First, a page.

A growing community of bloggers in Madagascar have been helping a global audience understand the political struggle between a former mayor and a president that recently drove their country into national disarray.
They have been interviewed widely by world media, and many have applauded their efforts.
One of the bloggers working behind the scenes in this effort is named Tahina. About a year ago, he was invited to start blogging with Foko Madagascar, an organization co-founded by the Malagasy bloggers Andriankoto, Lova, Mialy and Joan to empower Malagasy citizens to work for their own environment and economic development.
In 2007, Foko received a micro-grant from Rising Voices for The Foko Blog Club which has trained several dozen bloggers around the country. They have developed a community that encourages citizen journalism at a time when mainstream media is lacking or unreliable at best.
The country, not the movie
When a devastating cyclone hit Madagascar last year destroying thousands of homes, online news searches for “Madagascar” were still more likely to turn up news of a Disney movie about animals escaped from a New York zoo.
Tahina named his blog Madagascar not the Movie, because his main objective was to show an English-speaking international audience that life in his country has nothing to do with the movie of the same name.
“It can change how people from outside see Madagascar,” says Tahina. “I try to find things that can be related to Malagasy people's daily lives, what problems they encounter and so on,” he says.
But over the past months, his blog and Twitter stream became an almost blow by blow account of a political struggle that he himself worried could lead to civil war. “I didn't really want to blog about politics, but since there is this turmoil here I feel that I have to say something about what is going on,” says Tahina.
SMS alerts to the world
Foko's newest initiative is the launch of an SMS citizen reporting and online mapping tool. It is based on a system called “Ushahidi” developed by Kenyan bloggers in 2007 to map post-election violence in their own country. The software has since been used in many other news and crisis projects. On the Rising Voices blog, Rezwan has written of the dramatic events that led to Foko's adaptation of Ushahidi's platform.
With Foko Ushahidi, ordinary citizens can now upload reports of unrest around the country and have them added immediately to an online map. Tahina installed the system himself with technical help from abroad and is in charge of managing the hub through which the SMS messages pass. A team of bloggers, including Lalatiana and Stephane (known as Pakysse), check reports for accuracy after they have been posted.
Tahina describes Foko Ushahidi as “a kind of platform where everybody is invited to submit reports. The main objective is to find real facts, and to distinguish rumors from truth.”
Q: What has Foko done to promote this platform to citizens?
Tahina: We are just starting the promotion. In fact, we just set it up and tested it during the last few weeks. The plan is to promote it within Foko first. Later, Lova plans on getting in touch with the mainstream media here.
(Update: Madagascar-Tribunen ewspaper has already published a story.)
Q: What have the challenges been in getting the system up and running?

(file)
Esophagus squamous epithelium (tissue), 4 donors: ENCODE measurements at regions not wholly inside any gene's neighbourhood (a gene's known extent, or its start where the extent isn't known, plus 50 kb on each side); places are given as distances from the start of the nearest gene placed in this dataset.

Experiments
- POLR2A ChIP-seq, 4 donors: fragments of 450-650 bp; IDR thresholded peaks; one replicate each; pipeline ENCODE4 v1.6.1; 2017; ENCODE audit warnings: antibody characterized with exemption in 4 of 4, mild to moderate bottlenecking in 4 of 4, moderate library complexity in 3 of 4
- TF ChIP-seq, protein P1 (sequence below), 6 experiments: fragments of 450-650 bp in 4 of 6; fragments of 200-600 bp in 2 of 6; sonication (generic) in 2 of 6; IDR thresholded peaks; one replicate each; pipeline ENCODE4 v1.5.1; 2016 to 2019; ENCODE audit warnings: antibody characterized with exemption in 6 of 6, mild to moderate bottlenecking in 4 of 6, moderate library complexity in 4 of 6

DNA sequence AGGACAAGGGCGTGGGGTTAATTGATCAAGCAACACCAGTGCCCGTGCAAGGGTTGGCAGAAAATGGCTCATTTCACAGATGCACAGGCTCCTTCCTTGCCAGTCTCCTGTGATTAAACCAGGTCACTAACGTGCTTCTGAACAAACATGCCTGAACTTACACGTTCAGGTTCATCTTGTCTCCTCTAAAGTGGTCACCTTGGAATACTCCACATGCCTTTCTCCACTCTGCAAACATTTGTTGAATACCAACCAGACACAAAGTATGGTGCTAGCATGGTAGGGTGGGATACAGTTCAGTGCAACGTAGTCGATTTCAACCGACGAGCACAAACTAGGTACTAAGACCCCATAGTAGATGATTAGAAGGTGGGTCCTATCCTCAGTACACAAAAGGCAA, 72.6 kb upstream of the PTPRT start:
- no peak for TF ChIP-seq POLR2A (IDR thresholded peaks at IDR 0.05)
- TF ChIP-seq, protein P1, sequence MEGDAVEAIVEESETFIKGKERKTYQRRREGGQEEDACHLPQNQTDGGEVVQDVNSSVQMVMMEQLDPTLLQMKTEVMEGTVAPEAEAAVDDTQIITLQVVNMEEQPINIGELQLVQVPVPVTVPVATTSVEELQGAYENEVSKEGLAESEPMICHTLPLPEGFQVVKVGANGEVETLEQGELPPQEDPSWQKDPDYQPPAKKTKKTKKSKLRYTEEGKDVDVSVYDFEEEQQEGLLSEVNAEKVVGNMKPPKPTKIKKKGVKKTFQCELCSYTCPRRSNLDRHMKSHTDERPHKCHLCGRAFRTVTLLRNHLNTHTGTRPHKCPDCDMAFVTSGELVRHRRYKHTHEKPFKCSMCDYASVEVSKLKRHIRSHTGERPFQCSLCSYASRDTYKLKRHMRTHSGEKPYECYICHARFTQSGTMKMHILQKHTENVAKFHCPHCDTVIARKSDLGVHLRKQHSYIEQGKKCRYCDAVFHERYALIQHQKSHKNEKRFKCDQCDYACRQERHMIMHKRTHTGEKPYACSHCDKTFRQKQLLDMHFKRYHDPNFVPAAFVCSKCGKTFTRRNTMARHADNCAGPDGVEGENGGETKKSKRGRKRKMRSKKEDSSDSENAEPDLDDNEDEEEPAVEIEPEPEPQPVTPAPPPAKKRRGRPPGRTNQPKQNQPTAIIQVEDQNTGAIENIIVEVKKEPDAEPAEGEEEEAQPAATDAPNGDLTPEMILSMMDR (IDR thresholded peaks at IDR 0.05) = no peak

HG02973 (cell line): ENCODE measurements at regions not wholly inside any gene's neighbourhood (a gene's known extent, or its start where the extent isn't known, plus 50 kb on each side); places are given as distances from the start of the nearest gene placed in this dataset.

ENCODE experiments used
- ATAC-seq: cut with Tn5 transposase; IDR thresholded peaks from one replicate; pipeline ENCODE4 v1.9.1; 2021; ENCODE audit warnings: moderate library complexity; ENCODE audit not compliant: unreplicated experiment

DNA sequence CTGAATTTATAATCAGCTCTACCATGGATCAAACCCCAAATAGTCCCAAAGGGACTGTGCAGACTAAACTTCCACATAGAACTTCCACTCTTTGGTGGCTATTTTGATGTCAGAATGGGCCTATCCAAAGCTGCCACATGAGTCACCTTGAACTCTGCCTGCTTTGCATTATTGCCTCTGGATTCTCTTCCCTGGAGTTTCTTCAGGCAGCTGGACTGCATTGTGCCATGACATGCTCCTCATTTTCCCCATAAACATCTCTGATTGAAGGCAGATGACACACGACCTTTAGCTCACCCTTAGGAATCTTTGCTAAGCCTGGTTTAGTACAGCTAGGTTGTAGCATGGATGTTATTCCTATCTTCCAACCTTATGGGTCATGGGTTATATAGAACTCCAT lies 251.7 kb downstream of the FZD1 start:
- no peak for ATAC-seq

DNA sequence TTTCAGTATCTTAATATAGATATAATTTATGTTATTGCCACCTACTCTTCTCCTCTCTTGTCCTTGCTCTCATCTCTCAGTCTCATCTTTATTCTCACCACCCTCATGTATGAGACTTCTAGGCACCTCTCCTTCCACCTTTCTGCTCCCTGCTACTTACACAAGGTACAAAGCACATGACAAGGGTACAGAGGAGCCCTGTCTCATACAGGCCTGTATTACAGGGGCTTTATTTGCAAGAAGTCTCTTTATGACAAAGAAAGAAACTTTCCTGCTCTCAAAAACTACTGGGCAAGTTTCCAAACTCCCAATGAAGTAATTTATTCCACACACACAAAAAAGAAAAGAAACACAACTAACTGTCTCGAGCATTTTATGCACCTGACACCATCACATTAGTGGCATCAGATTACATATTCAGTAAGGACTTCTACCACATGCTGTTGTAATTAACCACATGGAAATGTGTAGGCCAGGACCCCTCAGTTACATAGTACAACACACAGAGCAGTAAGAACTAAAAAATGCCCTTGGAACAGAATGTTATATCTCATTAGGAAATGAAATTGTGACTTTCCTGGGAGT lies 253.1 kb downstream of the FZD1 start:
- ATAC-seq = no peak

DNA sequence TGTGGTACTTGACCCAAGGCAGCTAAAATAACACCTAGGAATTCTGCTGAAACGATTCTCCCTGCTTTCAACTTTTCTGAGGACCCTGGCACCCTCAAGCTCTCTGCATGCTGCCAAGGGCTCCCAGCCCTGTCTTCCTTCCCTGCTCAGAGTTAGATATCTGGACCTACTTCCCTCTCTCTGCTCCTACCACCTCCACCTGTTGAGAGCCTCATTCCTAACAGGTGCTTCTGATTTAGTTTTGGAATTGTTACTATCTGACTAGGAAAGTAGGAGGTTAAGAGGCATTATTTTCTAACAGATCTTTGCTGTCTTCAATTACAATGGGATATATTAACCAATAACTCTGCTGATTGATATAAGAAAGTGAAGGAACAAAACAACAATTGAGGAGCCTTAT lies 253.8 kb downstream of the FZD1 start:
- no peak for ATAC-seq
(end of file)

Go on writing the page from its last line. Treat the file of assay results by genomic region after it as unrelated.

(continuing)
Tahina: Our main problem was finding the right phones that could work with the Frontline SMS software employed by Ushahidi. We really wanted to use SMS because it doesn't require an internet connection. But FrontlineSMS needs a type of phone that is not easy to find in Madagascar. Plus all mobile shops were closed due to the unrest. Pakysse and I both went from shop to shop to find a phone, and tested and tested. Lova backed us up from the USA.
In the end we couldn't get it to work. So Ken Banks and his team at FrontlineSMS suggested we try IntelliSMS gateway as a way to send and receive SMS via the web. FrontlineSMS hurried a new version of their software to help us out with our issue, and for that we are very grateful.
The internet connections here make it a little slow – it can sometimes take 15 minutes for the message to reach the Ushahidi platform. You can either upload a message via the web, or send a text message to a UK phone number (+447800000197) that gets relayed by email to the system. Here is a chart that shows how it works.
We also got help getting #madagascar Tweets listed automatically on the Ushahidi website, which has substantially increased our ability to gather data.
Q: Why do you think using a system like Ushahidi is necessary?
Tahina: We need it to offer more details about the things citizens see themselves. There will be lots of information here that you can't find anywhere else. Just like with any citizen media. Frankly, mainstream media is not reliable here. They are really biased. The reality is, they often end up misinforming people. Foko has a lot of bloggers based on each corner of the island who are ready to report, and we think they'll do a great job with Ushahidi.
We're also going to keep the platform open for other types of crises because unfortunately, cyclones and environmental disasters are recurring events in Madagascar and we can also benefit from a crowd sourcing type of data collection in these cases.
Q: How does the Foko team plan on organizing the “verification” of messages?
Tahina: As I said we have bloggers on the ground and will be counting on them. But we will also use all media – newspapers, television and radio to help verify. We also have Twitter now, where we can compare and contrast information. We won't verify reports unless we are sure of them.
It's going to be a lot of work, but we like challenges!
See Global Voices special coverage of Madagascar's power struggle in 2009.